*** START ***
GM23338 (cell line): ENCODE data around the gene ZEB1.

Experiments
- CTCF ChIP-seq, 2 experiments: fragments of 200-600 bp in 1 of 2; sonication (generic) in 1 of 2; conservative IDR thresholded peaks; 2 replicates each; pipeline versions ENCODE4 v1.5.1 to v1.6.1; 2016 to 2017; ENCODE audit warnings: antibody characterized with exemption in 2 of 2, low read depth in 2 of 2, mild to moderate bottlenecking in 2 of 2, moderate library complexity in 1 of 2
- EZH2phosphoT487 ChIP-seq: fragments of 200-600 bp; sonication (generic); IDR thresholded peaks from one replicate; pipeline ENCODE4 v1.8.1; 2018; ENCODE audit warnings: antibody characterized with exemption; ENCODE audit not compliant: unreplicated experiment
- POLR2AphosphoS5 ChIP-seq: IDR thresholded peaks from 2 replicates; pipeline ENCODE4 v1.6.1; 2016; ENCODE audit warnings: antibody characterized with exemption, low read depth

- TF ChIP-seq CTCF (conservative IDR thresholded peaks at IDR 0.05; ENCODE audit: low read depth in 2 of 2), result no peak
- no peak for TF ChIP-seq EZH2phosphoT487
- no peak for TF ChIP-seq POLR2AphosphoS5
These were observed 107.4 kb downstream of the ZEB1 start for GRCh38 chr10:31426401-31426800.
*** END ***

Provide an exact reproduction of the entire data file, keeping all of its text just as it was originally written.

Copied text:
GM23338 (cell line): ENCODE data around the gene ZEB1.

Experiments
- CTCF ChIP-seq, 2 experiments: fragments of 200-600 bp in 1 of 2; sonication (generic) in 1 of 2; conservative IDR thresholded peaks; 2 replicates each; pipeline versions ENCODE4 v1.5.1 to v1.6.1; 2016 to 2017; ENCODE audit warnings: antibody characterized with exemption in 2 of 2, low read depth in 2 of 2, mild to moderate bottlenecking in 2 of 2, moderate library complexity in 1 of 2
- EZH2phosphoT487 ChIP-seq: fragments of 200-600 bp; sonication (generic); IDR thresholded peaks from one replicate; pipeline ENCODE4 v1.8.1; 2018; ENCODE audit warnings: antibody characterized with exemption; ENCODE audit not compliant: unreplicated experiment
- POLR2AphosphoS5 ChIP-seq: IDR thresholded peaks from 2 replicates; pipeline ENCODE4 v1.6.1; 2016; ENCODE audit warnings: antibody characterized with exemption, low read depth

- TF ChIP-seq CTCF (conservative IDR thresholded peaks at IDR 0.05; ENCODE audit: low read depth in 2 of 2), result no peak
- no peak for TF ChIP-seq EZH2phosphoT487
- no peak for TF ChIP-seq POLR2AphosphoS5
These were observed 107.4 kb downstream of the ZEB1 start for GRCh38 chr10:31426401-31426800.